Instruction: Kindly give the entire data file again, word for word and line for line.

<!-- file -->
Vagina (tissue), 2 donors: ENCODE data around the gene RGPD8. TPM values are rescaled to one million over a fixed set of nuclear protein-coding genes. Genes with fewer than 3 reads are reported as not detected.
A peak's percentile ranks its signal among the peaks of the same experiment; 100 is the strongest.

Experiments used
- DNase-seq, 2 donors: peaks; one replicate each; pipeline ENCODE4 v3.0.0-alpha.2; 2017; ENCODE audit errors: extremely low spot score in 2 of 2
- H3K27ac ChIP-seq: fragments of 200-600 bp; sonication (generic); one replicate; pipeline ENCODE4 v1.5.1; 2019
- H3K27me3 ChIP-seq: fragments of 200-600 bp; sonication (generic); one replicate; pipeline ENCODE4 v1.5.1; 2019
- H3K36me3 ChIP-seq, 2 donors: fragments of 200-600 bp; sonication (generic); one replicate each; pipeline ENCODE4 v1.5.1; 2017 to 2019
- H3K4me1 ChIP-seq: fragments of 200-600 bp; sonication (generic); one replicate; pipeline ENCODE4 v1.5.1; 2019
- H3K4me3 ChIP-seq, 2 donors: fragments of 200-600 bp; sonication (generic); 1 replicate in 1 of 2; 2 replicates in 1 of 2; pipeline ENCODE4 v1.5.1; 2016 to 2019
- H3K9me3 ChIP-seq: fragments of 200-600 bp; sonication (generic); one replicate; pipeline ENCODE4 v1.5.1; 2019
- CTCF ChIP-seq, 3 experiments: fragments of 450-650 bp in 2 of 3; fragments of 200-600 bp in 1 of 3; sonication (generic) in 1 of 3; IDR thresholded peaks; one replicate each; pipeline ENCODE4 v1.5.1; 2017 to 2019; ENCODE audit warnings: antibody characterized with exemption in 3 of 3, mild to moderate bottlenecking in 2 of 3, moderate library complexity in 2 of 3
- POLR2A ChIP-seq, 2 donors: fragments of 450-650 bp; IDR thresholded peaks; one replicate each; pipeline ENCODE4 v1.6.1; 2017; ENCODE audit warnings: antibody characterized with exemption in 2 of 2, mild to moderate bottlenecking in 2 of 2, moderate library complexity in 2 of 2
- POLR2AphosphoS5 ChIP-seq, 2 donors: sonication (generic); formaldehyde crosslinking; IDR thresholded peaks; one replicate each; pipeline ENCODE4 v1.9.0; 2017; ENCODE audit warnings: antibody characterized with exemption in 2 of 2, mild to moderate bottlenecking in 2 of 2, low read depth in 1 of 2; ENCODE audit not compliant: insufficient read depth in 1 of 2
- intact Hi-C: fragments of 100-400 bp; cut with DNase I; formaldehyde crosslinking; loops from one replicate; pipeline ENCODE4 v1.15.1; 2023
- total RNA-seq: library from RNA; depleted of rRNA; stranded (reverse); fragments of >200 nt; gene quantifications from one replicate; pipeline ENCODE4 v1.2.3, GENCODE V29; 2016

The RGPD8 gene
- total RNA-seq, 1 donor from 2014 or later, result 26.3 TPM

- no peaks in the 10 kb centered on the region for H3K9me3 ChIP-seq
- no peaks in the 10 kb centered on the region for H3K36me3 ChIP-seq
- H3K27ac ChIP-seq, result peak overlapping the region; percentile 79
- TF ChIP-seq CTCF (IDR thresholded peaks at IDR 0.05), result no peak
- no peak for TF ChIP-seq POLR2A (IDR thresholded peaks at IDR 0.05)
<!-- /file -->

Vagina (tissue), 2 donors: ENCODE data around the gene RGPD8. TPM values are rescaled to one million over a fixed set of nuclear protein-coding genes. Genes with fewer than 3 reads are reported as not detected.
A peak's percentile ranks its signal among the peaks of the same experiment; 100 is the strongest.

Experiments used
- DNase-seq, 2 donors: peaks; one replicate each; pipeline ENCODE4 v3.0.0-alpha.2; 2017; ENCODE audit errors: extremely low spot score in 2 of 2
- H3K27ac ChIP-seq: fragments of 200-600 bp; sonication (generic); one replicate; pipeline ENCODE4 v1.5.1; 2019
- H3K27me3 ChIP-seq: fragments of 200-600 bp; sonication (generic); one replicate; pipeline ENCODE4 v1.5.1; 2019
- H3K36me3 ChIP-seq, 2 donors: fragments of 200-600 bp; sonication (generic); one replicate each; pipeline ENCODE4 v1.5.1; 2017 to 2019
- H3K4me1 ChIP-seq: fragments of 200-600 bp; sonication (generic); one replicate; pipeline ENCODE4 v1.5.1; 2019
- H3K4me3 ChIP-seq, 2 donors: fragments of 200-600 bp; sonication (generic); 1 replicate in 1 of 2; 2 replicates in 1 of 2; pipeline ENCODE4 v1.5.1; 2016 to 2019
- H3K9me3 ChIP-seq: fragments of 200-600 bp; sonication (generic); one replicate; pipeline ENCODE4 v1.5.1; 2019
- CTCF ChIP-seq, 3 experiments: fragments of 450-650 bp in 2 of 3; fragments of 200-600 bp in 1 of 3; sonication (generic) in 1 of 3; IDR thresholded peaks; one replicate each; pipeline ENCODE4 v1.5.1; 2017 to 2019; ENCODE audit warnings: antibody characterized with exemption in 3 of 3, mild to moderate bottlenecking in 2 of 3, moderate library complexity in 2 of 3
- POLR2A ChIP-seq, 2 donors: fragments of 450-650 bp; IDR thresholded peaks; one replicate each; pipeline ENCODE4 v1.6.1; 2017; ENCODE audit warnings: antibody characterized with exemption in 2 of 2, mild to moderate bottlenecking in 2 of 2, moderate library complexity in 2 of 2
- POLR2AphosphoS5 ChIP-seq, 2 donors: sonication (generic); formaldehyde crosslinking; IDR thresholded peaks; one replicate each; pipeline ENCODE4 v1.9.0; 2017; ENCODE audit warnings: antibody characterized with exemption in 2 of 2, mild to moderate bottlenecking in 2 of 2, low read depth in 1 of 2; ENCODE audit not compliant: insufficient read depth in 1 of 2
- intact Hi-C: fragments of 100-400 bp; cut with DNase I; formaldehyde crosslinking; loops from one replicate; pipeline ENCODE4 v1.15.1; 2023
- total RNA-seq: library from RNA; depleted of rRNA; stranded (reverse); fragments of >200 nt; gene quantifications from one replicate; pipeline ENCODE4 v1.2.3, GENCODE V29; 2016

The RGPD8 gene
- total RNA-seq, 1 donor from 2014 or later, result 26.3 TPM

- no peaks in the 10 kb centered on the region for H3K9me3 ChIP-seq
- no peaks in the 10 kb centered on the region for H3K36me3 ChIP-seq
- H3K27ac ChIP-seq, result peak overlapping the region; percentile 79
- TF ChIP-seq CTCF (IDR thresholded peaks at IDR 0.05), result no peak
- no peak for TF ChIP-seq POLR2A (IDR thresholded peaks at IDR 0.05)